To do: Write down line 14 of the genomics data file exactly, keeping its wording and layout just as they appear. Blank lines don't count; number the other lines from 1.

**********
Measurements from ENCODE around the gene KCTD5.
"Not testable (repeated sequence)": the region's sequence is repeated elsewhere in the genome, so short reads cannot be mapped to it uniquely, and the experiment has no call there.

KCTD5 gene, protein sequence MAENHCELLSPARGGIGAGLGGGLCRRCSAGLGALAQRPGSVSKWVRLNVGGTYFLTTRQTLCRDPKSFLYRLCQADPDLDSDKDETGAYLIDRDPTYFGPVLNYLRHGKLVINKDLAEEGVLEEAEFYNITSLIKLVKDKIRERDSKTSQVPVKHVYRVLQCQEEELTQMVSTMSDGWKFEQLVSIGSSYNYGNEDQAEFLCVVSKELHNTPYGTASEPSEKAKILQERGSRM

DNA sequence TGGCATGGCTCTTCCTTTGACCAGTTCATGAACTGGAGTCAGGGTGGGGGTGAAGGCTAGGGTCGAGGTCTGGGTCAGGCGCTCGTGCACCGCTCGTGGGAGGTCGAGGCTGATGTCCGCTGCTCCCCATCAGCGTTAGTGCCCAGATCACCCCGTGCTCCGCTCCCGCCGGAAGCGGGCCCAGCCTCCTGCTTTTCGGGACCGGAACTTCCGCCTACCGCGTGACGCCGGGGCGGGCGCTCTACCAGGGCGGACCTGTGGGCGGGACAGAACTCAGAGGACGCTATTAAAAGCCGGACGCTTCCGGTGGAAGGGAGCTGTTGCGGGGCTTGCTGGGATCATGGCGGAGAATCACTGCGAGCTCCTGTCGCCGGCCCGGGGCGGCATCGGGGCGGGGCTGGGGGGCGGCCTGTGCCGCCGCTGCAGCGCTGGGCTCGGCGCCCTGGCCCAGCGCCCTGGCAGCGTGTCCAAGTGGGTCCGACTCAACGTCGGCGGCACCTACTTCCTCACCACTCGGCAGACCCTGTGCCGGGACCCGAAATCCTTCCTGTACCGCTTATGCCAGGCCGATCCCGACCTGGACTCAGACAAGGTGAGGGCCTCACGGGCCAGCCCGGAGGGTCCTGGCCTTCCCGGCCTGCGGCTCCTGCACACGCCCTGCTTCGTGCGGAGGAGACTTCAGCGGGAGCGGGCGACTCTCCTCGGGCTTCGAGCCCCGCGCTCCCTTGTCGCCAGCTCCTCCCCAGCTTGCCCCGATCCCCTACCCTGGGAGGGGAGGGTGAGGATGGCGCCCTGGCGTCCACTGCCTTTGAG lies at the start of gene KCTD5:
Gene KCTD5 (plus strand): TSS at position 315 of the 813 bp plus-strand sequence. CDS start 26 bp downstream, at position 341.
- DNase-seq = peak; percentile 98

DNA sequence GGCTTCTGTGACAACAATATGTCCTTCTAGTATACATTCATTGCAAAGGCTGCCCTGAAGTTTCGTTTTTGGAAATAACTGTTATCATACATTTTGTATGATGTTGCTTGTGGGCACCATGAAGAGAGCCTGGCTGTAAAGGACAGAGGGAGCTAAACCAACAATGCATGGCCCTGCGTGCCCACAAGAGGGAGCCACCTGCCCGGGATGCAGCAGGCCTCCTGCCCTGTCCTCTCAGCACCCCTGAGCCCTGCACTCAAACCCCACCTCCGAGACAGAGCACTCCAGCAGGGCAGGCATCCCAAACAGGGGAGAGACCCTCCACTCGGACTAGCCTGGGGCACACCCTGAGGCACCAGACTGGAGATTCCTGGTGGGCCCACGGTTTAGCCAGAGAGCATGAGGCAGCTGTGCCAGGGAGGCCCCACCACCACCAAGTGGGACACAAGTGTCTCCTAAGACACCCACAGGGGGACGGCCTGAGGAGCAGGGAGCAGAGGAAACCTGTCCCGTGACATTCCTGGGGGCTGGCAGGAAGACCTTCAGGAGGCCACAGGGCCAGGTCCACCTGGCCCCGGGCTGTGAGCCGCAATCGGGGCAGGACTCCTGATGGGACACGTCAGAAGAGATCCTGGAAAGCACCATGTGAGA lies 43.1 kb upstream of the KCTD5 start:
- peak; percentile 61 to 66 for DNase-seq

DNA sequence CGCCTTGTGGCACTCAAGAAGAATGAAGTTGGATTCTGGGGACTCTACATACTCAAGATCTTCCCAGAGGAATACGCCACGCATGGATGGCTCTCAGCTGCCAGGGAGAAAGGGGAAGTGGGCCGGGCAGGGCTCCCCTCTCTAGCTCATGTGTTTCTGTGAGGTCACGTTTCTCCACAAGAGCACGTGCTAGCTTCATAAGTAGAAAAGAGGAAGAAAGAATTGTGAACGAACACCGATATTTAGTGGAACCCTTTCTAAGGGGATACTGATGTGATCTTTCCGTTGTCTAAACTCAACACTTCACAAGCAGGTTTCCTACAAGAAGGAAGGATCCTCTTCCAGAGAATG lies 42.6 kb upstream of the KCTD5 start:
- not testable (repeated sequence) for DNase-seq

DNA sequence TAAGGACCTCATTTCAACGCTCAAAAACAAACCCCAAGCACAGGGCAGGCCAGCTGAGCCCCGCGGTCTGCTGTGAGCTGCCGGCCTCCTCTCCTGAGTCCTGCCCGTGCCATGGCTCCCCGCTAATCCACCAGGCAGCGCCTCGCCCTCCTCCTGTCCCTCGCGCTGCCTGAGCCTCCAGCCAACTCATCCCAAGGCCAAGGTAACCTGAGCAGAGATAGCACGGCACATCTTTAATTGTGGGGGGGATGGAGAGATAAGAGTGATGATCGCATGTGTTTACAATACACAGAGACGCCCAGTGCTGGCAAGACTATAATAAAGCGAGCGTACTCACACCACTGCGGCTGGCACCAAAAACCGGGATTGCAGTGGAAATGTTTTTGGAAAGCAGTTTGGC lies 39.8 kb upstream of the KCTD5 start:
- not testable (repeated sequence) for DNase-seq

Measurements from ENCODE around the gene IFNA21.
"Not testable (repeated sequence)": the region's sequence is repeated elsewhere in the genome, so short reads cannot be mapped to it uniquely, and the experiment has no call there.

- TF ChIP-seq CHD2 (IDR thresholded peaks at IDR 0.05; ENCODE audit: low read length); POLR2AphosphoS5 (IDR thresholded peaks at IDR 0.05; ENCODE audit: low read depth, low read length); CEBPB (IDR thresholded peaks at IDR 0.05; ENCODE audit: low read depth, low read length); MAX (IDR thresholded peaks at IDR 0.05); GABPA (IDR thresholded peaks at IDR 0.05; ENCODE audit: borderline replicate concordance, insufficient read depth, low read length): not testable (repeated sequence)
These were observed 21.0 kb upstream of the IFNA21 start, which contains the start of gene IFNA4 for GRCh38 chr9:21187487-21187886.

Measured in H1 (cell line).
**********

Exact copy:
"Not testable (repeated sequence)": the region's sequence is repeated elsewhere in the genome, so short reads cannot be mapped to it uniquely, and the experiment has no call there.